Most couples experiencing unexplained IVF failures will find great difficulty in conceiving if they do not have thorough tests to determine the exact immunologic dysfunction that causes each failure and treat it accordingly. In other words, repeated implantation failure in IVF is not rare, and rates mentioned from time to time in scientific studies vary.

Over half of the couples reporting two, three or more unsuccessful IVF cycles, are not diagnosed with any physical disorder or disease. Chromosome testing, evaluation of hormone levels, screening for uterine disorders (salpingography, hysteroscopy and laparoscopy), as well as culture for microbes do not give any effective solutions and the problem of repeated failure remains.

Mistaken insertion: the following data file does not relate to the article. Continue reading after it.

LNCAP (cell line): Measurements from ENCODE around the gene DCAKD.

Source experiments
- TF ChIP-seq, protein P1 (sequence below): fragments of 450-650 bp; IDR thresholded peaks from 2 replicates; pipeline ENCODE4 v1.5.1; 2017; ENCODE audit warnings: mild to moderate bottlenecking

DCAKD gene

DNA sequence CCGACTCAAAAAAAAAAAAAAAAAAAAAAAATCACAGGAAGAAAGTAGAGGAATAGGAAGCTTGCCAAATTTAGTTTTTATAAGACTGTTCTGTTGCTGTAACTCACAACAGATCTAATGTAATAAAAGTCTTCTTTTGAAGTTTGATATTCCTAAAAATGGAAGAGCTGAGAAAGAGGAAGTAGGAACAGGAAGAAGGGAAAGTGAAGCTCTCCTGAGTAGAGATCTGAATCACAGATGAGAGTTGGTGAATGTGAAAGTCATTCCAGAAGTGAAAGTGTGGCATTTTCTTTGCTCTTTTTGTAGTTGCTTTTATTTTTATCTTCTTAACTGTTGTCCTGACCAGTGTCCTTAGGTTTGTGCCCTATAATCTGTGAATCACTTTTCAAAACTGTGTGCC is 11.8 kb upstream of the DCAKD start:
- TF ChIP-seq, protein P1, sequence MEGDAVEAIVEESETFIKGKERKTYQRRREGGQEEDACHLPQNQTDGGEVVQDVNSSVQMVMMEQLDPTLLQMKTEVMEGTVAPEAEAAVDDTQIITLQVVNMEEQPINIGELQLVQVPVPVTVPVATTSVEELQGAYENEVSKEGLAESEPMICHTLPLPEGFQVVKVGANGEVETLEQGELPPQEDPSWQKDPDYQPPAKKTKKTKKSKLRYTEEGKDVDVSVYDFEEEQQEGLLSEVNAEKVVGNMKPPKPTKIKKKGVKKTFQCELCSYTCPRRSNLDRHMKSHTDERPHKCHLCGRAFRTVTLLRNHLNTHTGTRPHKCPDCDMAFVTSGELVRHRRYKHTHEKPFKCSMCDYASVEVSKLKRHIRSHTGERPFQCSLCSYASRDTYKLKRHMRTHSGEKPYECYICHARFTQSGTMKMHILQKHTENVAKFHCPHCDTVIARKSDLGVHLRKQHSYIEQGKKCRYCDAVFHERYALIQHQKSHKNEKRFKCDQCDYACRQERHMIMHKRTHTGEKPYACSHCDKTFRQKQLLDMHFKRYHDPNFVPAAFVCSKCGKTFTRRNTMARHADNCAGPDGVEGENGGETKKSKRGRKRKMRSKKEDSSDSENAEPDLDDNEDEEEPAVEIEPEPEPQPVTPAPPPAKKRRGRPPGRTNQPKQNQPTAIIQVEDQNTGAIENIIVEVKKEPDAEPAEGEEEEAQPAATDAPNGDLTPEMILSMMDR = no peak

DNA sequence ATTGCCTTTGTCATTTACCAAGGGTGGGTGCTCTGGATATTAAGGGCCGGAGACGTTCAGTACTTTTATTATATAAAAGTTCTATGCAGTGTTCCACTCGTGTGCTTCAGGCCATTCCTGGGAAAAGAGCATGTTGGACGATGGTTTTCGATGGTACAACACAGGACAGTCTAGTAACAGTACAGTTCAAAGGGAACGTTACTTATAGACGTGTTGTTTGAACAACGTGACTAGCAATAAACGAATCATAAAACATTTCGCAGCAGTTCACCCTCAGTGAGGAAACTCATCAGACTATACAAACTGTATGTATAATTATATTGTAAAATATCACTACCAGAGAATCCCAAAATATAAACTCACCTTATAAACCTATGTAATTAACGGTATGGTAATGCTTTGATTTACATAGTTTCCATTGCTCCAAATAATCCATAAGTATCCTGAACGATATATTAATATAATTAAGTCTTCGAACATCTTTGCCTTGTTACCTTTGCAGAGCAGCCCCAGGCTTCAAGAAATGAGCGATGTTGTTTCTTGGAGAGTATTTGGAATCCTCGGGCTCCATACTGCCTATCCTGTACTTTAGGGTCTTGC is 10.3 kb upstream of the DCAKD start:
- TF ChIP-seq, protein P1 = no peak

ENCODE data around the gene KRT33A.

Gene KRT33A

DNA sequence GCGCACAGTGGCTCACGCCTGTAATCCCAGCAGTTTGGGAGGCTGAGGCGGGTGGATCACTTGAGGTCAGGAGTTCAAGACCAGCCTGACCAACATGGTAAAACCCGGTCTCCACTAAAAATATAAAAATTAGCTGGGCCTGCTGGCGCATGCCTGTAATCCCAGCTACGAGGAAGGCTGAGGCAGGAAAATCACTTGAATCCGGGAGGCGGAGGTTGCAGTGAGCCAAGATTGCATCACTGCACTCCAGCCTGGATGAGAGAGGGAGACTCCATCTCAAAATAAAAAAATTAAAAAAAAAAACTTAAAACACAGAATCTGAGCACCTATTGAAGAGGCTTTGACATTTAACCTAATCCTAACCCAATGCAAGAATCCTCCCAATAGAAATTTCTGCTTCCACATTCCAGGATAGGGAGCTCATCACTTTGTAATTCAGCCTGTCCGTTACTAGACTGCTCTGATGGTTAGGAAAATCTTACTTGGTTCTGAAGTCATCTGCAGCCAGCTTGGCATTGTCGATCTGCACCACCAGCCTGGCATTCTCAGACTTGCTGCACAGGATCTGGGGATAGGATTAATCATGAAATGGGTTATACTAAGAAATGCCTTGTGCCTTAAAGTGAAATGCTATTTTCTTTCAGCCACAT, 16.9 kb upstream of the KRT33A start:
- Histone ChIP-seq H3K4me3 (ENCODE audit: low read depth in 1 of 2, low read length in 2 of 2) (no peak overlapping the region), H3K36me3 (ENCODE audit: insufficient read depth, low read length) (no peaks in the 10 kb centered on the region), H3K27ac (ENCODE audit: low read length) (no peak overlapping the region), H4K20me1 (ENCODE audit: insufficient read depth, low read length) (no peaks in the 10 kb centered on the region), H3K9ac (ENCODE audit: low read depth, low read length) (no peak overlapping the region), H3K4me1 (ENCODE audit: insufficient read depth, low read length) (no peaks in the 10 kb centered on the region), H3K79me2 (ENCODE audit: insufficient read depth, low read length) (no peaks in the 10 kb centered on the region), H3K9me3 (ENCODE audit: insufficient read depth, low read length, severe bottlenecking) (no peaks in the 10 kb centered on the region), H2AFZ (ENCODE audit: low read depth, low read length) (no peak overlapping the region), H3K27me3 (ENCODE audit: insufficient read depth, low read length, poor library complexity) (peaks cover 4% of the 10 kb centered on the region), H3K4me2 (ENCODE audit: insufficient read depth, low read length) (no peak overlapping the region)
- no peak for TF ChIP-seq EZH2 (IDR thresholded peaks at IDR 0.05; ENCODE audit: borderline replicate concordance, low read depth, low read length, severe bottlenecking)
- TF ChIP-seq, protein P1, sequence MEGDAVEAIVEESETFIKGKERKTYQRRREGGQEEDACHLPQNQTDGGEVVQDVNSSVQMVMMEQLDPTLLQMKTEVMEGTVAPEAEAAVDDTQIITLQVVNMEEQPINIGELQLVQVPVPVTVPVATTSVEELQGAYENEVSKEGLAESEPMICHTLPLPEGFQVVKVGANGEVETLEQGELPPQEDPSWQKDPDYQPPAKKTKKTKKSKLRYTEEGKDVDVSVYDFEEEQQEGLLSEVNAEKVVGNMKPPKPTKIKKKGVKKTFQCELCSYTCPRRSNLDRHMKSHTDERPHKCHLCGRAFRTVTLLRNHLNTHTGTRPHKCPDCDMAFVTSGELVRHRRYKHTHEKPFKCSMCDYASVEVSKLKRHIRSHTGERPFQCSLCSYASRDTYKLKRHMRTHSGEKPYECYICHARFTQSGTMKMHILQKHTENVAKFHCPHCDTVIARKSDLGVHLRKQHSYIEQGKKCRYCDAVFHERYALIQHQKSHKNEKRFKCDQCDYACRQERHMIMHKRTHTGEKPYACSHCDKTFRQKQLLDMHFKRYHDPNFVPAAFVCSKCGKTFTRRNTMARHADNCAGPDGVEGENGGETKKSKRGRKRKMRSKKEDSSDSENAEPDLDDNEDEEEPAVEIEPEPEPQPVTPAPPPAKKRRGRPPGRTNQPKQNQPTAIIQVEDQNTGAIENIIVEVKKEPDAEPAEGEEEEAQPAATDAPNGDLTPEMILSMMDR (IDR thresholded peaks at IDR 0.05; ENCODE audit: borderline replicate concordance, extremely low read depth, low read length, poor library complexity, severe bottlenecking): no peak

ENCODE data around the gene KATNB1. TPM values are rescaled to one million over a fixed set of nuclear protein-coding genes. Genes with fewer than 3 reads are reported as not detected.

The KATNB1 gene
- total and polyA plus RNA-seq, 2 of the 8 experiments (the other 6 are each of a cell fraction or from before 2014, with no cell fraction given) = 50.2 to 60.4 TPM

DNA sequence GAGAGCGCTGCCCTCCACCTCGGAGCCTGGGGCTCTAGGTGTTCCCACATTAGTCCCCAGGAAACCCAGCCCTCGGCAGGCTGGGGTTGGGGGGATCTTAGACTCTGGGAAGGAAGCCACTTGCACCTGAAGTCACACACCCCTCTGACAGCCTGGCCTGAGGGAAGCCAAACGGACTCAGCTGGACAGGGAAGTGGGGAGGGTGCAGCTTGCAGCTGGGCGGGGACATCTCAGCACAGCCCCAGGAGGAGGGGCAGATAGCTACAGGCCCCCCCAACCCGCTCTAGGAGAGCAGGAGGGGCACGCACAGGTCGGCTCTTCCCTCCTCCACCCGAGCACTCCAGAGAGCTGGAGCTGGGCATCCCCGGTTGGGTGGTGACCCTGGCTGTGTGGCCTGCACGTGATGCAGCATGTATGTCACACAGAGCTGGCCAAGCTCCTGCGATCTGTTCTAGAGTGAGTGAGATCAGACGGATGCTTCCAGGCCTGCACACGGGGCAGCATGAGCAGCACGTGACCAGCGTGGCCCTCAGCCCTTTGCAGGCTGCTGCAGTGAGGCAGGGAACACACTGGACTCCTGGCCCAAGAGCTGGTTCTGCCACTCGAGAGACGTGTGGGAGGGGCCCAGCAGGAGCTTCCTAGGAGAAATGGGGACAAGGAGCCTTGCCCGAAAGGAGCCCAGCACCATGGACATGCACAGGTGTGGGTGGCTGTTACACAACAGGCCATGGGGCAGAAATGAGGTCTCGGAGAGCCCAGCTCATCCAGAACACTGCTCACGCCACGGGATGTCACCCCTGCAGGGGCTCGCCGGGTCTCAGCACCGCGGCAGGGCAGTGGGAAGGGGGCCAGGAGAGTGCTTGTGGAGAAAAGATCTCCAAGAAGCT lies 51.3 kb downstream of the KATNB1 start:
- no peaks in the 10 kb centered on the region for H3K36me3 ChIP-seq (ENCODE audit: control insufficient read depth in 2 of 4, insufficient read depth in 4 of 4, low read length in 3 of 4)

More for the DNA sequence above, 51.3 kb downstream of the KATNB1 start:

Immunological factors have recently been identified as the main cause for recurrent unexplained IVF failure, since the prevalent belief is that the embryo in the uterus behaves like a “transplant” of a foreign tissue, with that foreign tissue being the father’s genetic material and the mother being the “recipient” of the transplant.

Please explain to me, what are miscarriages due to immunological factors?

Generally, miscarriages fall into three main categories:

Blocking antibodies (Anti-paternal antibodies)